Native Son: On the Inside

Life is full of events I don’t expect…like taking 608 photographs of my 900-mile road trip and finding out that, via a memory card mix-up, I’ve just deleted them all. At first shocked, then crazed, then angry, then miffed, then numb, then the realization that life goes on…and finally laughter at the true inconsequence of losing some photos I didn’t even have two weeks ago. C’est la vie!

So you’ll just have to imagine the beautiful Fleming Oak on the square in Comanche, Texas…with its five foot diameter trunk and splay of majestic branches under which all sorts of amazing events occurred, including the legendary tale of shotgun-toting Mart Fleming defending the tree from those who sought to fell it…twice. You’ll also have to imagine a shirtless me under the splay of umbrella ribs…in the 5 AM darkness…in the rain…taking photographs of that live oak.

You’ll have to imagine the breaking dawn beauty of that rustic old truss bridge over the Colorado River along Hwy 377 just north of Brady, Texas…and a still-shirtless me standing reverently in the first rays of the sun breaking through the clouds, mesmerized by the thought that I am the only person on Earth who is witnessing this scene. (This was true until a peace officer came by to figure out if I was about to jump or simply taking pictures.)

Hours later, after what at first appeared to be a hoax (the GPS couldn’t locate it and I declared to the heavens that it was harder to find than a mouse in a wood pile), I finally found “The Cave Without a Name” on the outskirts of Boerne, Texas. Worth it…worth it…sooooo worth it! Privately-owned and operated, this little Mom & Pop operation is one of the most amazing places I have ever visited. And the “Mom & Pop” aspect is one of the endearing aspects about this place…no crowds, no rushing you through like cattle so they can herd the next group through. (I was one of just three people on the tour.) The visitor center is quaint, staffed with pleasant people, and full of great geological wonders, including a machine where you can select and saw a geode in half. And by now, I had put my shirt on.

Continued Below


About thirty feet down steep stairs, the air cools off to 66 degrees…ahhh, perfect! The guide points out features and items of interest all along the way (everything from the manmade dynamite holes and smoke-stained ceiling in the upper one percent of the cave to the beautiful and mind-altering formations in the lower 99 percent. This cave has almost every feature available underground: stalactites, stalagmites, columns, drapery, soda straws, grapes, bacon, flowstones, rimstone dams, and many other mysterious names that elude me at the moment.

From the humble natural entrance (a five- by eight-foot hole), you would never imagine the size, depth, and complexity of this cave. Brilliantly unfolded before you is some of Mother Nature’s finest work, and it was all created one drop of water at a time. Fifty-foot-tall columns built drop by drop, each leaving an infinitesimally thin layer of minerals behind. These fantastic formations are built, quite literally, micron by micron. (A human hair is about 75 microns wide.) The time element required to create these formations —tens of millions, perhaps hundreds of millions of years—is beyond a human’s ability to comprehend. (I think we can calculate it, but I don’t think we can really comprehend it.) My mind soars…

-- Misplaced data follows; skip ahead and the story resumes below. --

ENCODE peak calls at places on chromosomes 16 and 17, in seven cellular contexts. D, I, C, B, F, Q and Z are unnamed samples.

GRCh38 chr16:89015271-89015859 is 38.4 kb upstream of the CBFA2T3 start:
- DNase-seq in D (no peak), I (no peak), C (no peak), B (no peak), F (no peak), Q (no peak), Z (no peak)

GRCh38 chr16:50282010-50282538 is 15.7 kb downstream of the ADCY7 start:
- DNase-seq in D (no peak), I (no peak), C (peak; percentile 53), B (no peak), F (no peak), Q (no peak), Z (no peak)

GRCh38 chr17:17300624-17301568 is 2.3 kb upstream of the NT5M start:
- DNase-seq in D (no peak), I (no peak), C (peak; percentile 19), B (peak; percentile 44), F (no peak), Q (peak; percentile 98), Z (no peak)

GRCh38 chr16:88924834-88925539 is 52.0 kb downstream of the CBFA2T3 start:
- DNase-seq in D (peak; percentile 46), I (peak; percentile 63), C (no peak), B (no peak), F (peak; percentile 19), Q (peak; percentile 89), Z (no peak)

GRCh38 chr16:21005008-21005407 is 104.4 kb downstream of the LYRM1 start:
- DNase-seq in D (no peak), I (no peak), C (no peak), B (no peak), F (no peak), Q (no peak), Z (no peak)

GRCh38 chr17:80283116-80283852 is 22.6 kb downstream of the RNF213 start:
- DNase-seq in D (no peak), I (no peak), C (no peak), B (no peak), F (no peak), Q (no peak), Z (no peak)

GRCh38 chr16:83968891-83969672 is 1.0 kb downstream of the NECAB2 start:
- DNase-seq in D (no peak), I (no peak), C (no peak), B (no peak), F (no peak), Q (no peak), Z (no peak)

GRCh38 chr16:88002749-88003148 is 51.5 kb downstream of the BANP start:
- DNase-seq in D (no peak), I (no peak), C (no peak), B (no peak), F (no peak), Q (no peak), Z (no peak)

I think about how this cave parallels life itself…my life. On the surface, a world of green trees and blue skies and everything familiar to us all. But there it is, that little hole in the surface, barely detectable…yet a portal to a world of intrigue, wonder, phantasm. This little hole is the gateway to ancient secrets…eons in the making.

I think about how within each of us is an undiscovered trove of treasures…thoughts, dreams, ideas, memories…a complete secret to the billions of people who wander with us through this world, even to our own families and loved ones. This inspired me to begin exploring the wonders of my own family. I’ve stopped asking banal questions like, “How are you today?” and “How’s business?,” opting instead for, “When was the first time you fell in love?,” “How long do you think you’ll live?,” and “What did you regret not doing when you were young?” In those answers I found treasure.

And I also found a few photos…on my phone!

Sunrise over the Colorado River.

Cave grapes and soda straws can be seen up close. Click image for larger view.

A magnificent column and some tasty-looking cave bacon. Click image for larger view.

Left photo: Can you see the “person” peeking around the corner at you? Right photo: This looks like “Rainforest in a Cup” to me. Click image for larger view.

Left photo: I love how some formations defy simple description. Right photo: Lovely drapery formation. Click image for larger view.

I can see three different faces in this photo of the ceiling…can you?


I need a road trip! Let me know if you’d like me to come and speak to your group sometime. I’m low maintenance, flexible, and you know I like to go just about anywhere. No city too big; no town to small. Just send me an e-mail at and we’ll work something out.

Come out and see me at Chandor Gardens! Located in the heart of Weatherford’s Historic District, Chandor Gardens is the perfect place to get away and enjoy the simple pleasures of life that can only be found in gardens. Call 817-613-1700 or visit for details.


Posted by Steven Chamblee
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